Stem cell research will be a focus of Australia's first international translational dental science research program, based at UWA.
The collaboration between the School of Dentistry and similar schools at the Universities of Leeds and Nanjing will push the boundaries of stem cell research using periodontal tissue, or teeth.
The program was initiated by Tony Phan, whom UWANews reader may remember has Motor Neurone Disease.
While he is unable to brush his own teeth, Assistant Professor Phan has set up this collaboration to exploit the potential of teeth in a major biological and clinical project.
While many doors have closed for him, the digital world, through the use of voice-activated software, has opened many more and he is in the final stages of setting up the collaboration.
The universities, all members of the Worldwide Universities Network (WUN), will share resources, equipment and intellectual property to discover unique ways of regenerating periodontal tissue that has been damaged by disease or physical trauma.
The cultivation and use of stem cells will be a major part of the team's research.
"The dental field is sitting on an untapped goldmine of knowledge in terms of stem cells," A/Professor Phan said. "These stem cells, both from periodontal and pulp regions, are very easy to extract and cultivate, compared to bone marrow or embryonic cells.
"The periodontal stem cells have the same potential for cloning but none of the ethical implications as they are cultivated from teeth that are usually thrown away in the bin.
"One of our major aims is to create a dental stem cell library that can be freely accessed and used by any researcher in the stem cell field. Instead of having to focus time and money on extracting stem cells from origins that are difficult or have strong ethical implications, researchers can easily access and use the cells from a stem cell library," he said.
His debilitating disease has not stopped A/Professor Phan from continuing hisresearch and it was a paper he published in the high ranking Journal of Periodontal Research in June that attracted the attention of a PhD student at the University of Leeds' Dental Institute.
"I was writing about a family of proteins that I had identified and patented which allow cells within teeth to survive stress and damage," he said.
"The student who was interested asked if she could come here and work with me so I got talking to her supervisor, Professor Xubien Yang, Head of Stem Cell and Tissue Engineering Research at Leeds University.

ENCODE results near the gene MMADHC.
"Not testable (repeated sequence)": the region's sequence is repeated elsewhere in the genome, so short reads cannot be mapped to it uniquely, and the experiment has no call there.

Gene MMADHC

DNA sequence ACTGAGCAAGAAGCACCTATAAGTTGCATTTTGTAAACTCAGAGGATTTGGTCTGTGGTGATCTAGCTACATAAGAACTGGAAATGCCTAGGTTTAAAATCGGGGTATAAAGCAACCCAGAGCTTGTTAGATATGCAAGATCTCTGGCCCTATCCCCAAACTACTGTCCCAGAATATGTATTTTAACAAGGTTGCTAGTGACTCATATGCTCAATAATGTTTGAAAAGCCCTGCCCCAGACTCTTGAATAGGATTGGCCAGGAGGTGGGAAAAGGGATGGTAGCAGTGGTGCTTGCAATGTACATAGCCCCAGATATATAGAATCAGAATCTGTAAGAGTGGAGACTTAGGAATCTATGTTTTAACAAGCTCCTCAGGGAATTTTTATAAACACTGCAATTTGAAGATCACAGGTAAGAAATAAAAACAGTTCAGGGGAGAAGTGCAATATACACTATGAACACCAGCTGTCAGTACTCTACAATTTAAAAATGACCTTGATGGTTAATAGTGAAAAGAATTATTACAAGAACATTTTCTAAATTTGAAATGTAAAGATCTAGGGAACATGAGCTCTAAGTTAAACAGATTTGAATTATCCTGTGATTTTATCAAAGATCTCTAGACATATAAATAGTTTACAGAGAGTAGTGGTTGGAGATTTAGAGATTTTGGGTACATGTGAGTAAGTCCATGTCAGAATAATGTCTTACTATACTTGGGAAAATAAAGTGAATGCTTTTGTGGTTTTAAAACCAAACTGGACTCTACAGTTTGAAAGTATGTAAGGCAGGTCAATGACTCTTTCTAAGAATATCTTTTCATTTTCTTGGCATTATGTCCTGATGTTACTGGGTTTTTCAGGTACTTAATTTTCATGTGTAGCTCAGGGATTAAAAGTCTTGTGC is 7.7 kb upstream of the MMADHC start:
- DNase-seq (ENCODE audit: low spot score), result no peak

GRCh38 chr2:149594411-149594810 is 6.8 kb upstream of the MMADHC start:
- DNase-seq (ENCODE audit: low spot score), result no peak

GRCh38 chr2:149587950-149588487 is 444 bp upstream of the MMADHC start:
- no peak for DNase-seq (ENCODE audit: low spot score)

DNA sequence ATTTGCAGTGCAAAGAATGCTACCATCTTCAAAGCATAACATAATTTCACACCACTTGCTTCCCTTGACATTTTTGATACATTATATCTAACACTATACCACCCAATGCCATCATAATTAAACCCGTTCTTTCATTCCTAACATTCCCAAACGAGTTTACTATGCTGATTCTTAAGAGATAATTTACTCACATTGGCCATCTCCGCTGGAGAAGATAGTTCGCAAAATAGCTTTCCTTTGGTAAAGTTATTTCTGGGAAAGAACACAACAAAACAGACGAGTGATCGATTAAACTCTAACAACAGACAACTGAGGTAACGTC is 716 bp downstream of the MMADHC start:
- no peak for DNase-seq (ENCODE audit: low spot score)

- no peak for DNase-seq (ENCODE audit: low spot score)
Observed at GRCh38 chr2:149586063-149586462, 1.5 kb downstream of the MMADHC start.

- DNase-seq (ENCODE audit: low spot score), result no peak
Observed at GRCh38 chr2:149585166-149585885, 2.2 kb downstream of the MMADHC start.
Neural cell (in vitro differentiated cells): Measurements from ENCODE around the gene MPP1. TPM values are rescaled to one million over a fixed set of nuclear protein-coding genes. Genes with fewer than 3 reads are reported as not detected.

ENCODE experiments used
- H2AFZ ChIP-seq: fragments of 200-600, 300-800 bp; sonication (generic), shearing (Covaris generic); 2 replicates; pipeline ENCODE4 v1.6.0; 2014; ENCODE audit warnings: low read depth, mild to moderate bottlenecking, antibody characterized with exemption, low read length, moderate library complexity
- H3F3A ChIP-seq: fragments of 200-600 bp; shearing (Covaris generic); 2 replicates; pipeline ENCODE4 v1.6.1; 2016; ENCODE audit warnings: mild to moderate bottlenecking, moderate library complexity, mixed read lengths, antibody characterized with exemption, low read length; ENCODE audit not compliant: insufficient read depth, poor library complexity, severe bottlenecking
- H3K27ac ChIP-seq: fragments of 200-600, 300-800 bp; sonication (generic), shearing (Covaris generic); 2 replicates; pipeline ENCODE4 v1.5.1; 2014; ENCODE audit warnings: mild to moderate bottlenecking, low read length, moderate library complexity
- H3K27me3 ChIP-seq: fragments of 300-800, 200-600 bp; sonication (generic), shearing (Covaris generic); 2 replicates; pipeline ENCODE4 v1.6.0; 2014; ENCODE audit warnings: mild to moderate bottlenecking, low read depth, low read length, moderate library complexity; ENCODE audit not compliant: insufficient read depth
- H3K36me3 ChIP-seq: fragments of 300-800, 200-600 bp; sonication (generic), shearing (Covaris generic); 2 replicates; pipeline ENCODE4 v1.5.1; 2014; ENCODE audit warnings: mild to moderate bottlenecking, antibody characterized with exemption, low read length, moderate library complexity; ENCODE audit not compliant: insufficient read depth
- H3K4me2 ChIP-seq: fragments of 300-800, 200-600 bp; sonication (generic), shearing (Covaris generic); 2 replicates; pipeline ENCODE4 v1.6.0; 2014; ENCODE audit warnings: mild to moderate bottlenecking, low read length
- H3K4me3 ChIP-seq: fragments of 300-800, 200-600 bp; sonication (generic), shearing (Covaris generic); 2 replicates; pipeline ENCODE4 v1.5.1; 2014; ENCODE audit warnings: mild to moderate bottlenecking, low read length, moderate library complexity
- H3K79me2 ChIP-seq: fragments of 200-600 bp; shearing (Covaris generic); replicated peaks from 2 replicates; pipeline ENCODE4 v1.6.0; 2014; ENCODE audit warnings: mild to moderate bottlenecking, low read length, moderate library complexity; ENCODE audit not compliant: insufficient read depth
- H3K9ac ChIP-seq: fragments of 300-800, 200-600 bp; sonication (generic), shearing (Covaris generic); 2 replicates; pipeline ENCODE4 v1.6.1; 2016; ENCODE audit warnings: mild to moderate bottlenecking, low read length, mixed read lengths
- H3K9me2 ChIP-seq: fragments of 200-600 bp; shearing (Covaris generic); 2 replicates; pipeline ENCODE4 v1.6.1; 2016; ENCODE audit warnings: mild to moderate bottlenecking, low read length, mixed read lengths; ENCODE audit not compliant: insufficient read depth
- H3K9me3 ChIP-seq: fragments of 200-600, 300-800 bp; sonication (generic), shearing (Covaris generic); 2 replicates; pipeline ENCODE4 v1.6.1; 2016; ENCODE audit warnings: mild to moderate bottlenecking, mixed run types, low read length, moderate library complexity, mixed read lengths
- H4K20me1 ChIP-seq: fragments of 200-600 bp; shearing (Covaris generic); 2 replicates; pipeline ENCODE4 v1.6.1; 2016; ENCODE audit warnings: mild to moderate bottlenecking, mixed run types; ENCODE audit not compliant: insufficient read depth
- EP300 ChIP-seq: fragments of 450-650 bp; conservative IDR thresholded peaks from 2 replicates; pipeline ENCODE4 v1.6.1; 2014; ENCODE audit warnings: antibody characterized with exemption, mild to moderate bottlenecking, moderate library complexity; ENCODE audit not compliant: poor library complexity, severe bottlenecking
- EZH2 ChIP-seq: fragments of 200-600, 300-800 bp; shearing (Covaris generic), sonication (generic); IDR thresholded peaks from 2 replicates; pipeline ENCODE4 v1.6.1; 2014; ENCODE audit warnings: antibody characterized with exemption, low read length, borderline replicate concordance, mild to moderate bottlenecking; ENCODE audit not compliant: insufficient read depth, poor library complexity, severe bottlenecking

"It turned out that we come from the same background - orthopaedics - and he has also patented proteins involved in periodontal regeneration. We wanted to work together so decided to formalise a collaboration and, as Professor Yang is also on the staff at Nanjing's dental school, we extended the collaboration to that university and its deputy dean of dental studies, Professor Wenmei Wang.
"Leeds has a strong dental clinical research component, Nanjing has a strong and cost-efficient animal research area, while UWA has a strong oral biology component. This will allow us to achieve true translational research - moving the theory forward into the practical and clinical arena. While we are all sharing knowledge and funding, we all win."
A student exchange will be part of the collaboration agreement which the partners hope to sign this month. A/ P rofessor Phan has applied for a Research Collaboration Award through WUN, to kick off the partnership by funding travel to Leeds and Nanjing for his post-doctoral staff.
The Head of UWA 's School of Dentistry and Director of the Oral Health Centre of WA , Winthrop Professor Andrew Smith, has decided to extend the partnership to a schoolwide collaboration.
"We are very excited at the opportunities that WUN has created to have a tripartite research relationship with our sister schools in Nanjing and Leeds," Professor Smith said. "We hope to formalise the relationships through memoranda of understanding with the goal of setting up a joint translational dental research centre.
"In addition UWA will have a major input to the WUN Oral Health Conference to be held in Leeds in 2012, hopefully to be followed by a meeting here in Perth in 2014."
A/Professor Phan said oral and periodontal diseases could play a long-term role in people's health. "There are strong associations between periodontal disease and heart disease, premature birth and cancer. It is important that we try to understand and reverse periodontal disease and damage, to save lives in the long term."
A/Professor Phan's own medical condition has deteriorated since he was featured in UWANews in May. He now has a full-time carer, funded by the Vice-Chancellor, to enable him to stay at work.
"I am indebted to Professor Robson for his generous support," he said. "I feel he has treated me as a human being, rather than a liability."
Published in UWA News, 1 November 2010